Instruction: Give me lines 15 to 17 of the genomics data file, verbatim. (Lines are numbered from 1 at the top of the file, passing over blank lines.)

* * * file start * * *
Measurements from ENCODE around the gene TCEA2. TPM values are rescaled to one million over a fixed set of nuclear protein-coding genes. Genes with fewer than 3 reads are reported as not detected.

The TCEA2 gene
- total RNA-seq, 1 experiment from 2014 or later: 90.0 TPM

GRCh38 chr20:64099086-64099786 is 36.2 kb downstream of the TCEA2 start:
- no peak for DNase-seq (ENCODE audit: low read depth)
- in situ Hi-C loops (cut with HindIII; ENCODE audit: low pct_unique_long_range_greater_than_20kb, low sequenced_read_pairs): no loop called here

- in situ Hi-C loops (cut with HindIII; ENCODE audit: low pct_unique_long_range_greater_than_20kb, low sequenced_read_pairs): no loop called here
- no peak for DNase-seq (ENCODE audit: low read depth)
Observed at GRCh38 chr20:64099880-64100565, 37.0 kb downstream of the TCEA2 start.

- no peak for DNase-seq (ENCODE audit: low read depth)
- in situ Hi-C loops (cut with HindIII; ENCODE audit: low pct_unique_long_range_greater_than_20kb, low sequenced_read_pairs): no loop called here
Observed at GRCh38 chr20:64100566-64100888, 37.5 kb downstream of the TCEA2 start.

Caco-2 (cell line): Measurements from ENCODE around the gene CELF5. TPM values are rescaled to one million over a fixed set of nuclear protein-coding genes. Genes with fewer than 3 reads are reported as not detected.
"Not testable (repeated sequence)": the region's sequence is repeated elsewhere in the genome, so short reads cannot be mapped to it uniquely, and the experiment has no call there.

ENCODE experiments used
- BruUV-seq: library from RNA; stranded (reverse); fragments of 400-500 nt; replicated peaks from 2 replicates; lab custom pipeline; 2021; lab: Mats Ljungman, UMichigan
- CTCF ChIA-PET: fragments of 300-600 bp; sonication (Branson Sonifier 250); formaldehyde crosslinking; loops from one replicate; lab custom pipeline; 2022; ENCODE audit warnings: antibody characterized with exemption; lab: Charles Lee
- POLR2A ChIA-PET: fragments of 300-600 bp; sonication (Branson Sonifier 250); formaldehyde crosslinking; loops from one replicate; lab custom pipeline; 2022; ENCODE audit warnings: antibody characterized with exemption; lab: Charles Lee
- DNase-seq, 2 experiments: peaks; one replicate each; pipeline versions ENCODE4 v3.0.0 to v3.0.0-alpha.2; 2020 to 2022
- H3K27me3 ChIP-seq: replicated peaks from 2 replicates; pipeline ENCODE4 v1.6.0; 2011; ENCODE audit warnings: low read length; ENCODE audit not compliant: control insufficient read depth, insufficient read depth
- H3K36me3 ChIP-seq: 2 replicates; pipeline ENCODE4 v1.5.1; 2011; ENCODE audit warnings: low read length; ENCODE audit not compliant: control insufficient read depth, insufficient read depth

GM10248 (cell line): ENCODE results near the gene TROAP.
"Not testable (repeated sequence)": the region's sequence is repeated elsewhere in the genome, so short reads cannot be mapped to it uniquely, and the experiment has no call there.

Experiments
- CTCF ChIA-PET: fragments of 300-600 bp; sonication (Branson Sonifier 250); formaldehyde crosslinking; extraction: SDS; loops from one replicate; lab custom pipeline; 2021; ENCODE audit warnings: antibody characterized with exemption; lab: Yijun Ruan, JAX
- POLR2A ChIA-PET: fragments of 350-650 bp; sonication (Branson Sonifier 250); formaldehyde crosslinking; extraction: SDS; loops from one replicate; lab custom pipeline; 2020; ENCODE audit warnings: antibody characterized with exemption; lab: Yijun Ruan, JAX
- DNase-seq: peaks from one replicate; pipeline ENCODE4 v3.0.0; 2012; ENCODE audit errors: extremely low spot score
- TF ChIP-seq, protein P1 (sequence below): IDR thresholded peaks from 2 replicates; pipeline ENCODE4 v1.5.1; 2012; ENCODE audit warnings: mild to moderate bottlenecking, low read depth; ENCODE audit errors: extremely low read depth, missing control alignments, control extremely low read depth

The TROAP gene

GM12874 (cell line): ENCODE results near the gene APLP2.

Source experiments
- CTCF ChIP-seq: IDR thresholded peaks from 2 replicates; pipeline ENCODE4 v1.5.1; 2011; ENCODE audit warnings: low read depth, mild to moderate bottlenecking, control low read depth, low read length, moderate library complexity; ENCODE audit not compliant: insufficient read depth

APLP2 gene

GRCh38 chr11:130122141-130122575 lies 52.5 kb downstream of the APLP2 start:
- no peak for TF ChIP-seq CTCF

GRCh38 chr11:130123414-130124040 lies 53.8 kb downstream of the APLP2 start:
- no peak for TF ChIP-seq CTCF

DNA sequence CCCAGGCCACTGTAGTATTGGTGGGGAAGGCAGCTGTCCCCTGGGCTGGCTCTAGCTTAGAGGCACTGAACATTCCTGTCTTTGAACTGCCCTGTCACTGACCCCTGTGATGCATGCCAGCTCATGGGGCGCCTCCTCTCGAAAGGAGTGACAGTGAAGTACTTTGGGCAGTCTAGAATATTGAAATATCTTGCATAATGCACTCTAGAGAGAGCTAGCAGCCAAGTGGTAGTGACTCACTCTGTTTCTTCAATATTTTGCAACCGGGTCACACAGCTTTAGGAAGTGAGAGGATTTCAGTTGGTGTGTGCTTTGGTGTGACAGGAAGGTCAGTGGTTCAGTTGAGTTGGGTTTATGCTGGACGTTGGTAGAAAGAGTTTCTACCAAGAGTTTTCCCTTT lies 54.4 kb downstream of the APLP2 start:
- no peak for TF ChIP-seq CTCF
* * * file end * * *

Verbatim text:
ENCODE experiments used
- BruUV-seq: library from RNA; stranded (reverse); fragments of 400-500 nt; replicated peaks from 2 replicates; lab custom pipeline; 2021; lab: Mats Ljungman, UMichigan
- CTCF ChIA-PET: fragments of 300-600 bp; sonication (Branson Sonifier 250); formaldehyde crosslinking; loops from one replicate; lab custom pipeline; 2022; ENCODE audit warnings: antibody characterized with exemption; lab: Charles Lee